Monday, March 09, 2009

Callie has an earache

Or, is it a plugged ear? That's what she says it is. I'm not sure. She's generally been in a bad mood this afternoon -- ever since she stepped on a cactus after lunch and got cactus spines stuck in her foot (and won't let me get them out, by the way). So, I went to, my favorite source of all things natural-medicine, looking for some insight into Callie's many issues. On the front page was this article about grass-fed meat. It has nothing to do with earaches. But I liked it and thought I'd share it with you.

How's that for continuity? I don't know how I ever manage to get anything accomplished. I did find out, by the way, that breast milk dropped into an infected ear clears up the ear infection in a few days. Chalk it up to the antibiotic and antiviral properties of breast milk. Wow. Amazing stuff.

Anyway, here's what Dr. Mercola has to say about grass-fed meat.

Why All the Fuss About Grass-Fed Meat?

Grass-fed beef is vastly superior to grain-fed beef, and in fact it’s the clear beef of choice you should be eating. It is far more important to choose grass-fed than to choose organic, as most grass-fed beef are also organic.

Not only is it raised in a more sustainable way for the environment, and a more humane way for the animal, but it’s the superior choice for your health.

Grass-fed beef, for instance, is lower in fat than regular beef and, more importantly, contains higher amounts of conjugated linoleic acid (CLA), a fatty acid. Grass-fed animals have from three to five times more CLA than grain-fed animals.

CLA has been making headlines for its extreme health benefits, which include:
  • Fighting cancer and lose weight
  • Increasing your metabolic rate, a positive benefit for promoting normal thyroid function
  • Helping you maintain normal cholesterol and triglyceride levels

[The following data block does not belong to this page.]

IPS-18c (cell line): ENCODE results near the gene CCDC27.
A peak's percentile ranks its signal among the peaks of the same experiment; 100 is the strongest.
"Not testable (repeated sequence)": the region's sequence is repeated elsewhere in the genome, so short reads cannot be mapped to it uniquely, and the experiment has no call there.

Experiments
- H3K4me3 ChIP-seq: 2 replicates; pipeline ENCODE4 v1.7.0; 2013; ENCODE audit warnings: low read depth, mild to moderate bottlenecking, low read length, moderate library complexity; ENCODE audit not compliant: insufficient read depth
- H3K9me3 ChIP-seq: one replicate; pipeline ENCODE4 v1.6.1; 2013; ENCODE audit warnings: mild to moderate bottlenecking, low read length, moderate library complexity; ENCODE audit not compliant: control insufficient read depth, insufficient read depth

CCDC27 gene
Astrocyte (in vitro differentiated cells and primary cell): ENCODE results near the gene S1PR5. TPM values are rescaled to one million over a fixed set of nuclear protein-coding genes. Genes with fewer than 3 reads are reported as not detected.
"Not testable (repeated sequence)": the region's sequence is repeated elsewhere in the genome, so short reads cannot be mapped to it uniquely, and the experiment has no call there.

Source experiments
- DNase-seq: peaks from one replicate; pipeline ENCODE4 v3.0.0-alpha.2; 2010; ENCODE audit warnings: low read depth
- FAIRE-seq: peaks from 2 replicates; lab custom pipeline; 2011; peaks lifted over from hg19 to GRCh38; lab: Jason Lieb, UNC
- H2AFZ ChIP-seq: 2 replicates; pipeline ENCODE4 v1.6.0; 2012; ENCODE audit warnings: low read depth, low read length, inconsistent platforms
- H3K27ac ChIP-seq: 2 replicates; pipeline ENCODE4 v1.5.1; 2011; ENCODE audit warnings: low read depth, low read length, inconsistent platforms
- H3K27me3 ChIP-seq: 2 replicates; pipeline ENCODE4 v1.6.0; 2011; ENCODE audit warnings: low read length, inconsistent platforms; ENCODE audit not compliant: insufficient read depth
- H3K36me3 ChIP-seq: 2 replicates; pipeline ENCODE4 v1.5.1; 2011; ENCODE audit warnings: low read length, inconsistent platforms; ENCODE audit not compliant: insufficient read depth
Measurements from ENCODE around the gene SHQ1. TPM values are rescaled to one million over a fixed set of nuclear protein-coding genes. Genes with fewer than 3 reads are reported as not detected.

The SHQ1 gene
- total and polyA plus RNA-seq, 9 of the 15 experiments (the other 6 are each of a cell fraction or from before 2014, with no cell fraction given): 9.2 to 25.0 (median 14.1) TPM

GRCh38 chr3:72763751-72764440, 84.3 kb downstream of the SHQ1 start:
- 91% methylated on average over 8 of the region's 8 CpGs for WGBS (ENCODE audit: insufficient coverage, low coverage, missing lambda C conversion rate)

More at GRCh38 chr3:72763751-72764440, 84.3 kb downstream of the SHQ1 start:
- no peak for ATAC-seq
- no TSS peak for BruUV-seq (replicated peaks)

• Enhancing your immune system
The article “Better Beef,” written by California rancher Dave Evans, gives a great in-depth view of the many benefits of grass-fed beef, from environmental sustainability to the sheer difference in taste and nutrient content of the beef.
Keep in mind that grass-fed meat is almost always preferable to certified organic meat also because most organic beef is fed organic corn, which is what causes the myriad of health problems associated with eating beef. If you can find organic, grass-fed meat, that would be ideal.

Your Best Bet When Looking for True Grass-Fed Meats

Remember, grass-fed meat doesn’t have to be “certified” grass-fed for it to give you health benefits.

Your best bet, which circumvents the labeling confusion altogether, is to get in touch with a local farmer (try finding a farmer’s market or community-supported agriculture program in your area to do this) who can verify that the products are raised on pasture, without antibiotics and pesticides.

By going straight to the source, you’re likely getting the absolute best meat there is, USDA-certified or not. If you don’t have access to a local farmer near you, here is a list of grass-fed beef ranchers in the United States that can ship good quality meats right to your door: Related Links:
If you're in Colorado and you're looking for a source of grass-fed beef, be encouraged! We have many, MANY grass-fed ranches. Here are a few that I like:
Now is the time to start thinking about buying a quarter beef (or splitting a quarter with someone) in the fall. Usually ranches start taking orders in the spring and you get your beef in the fall. If you can afford to buy your meat in bulk, you'll end up with a much better price than buying it cut by cut in the grocery store, even better than what you'd get on the cheap CAFO stuff at the grocery store. Why buy nasty CAFO stuff when you can get something that's good for you and makes you feel good, too? Go local and grass-fed!

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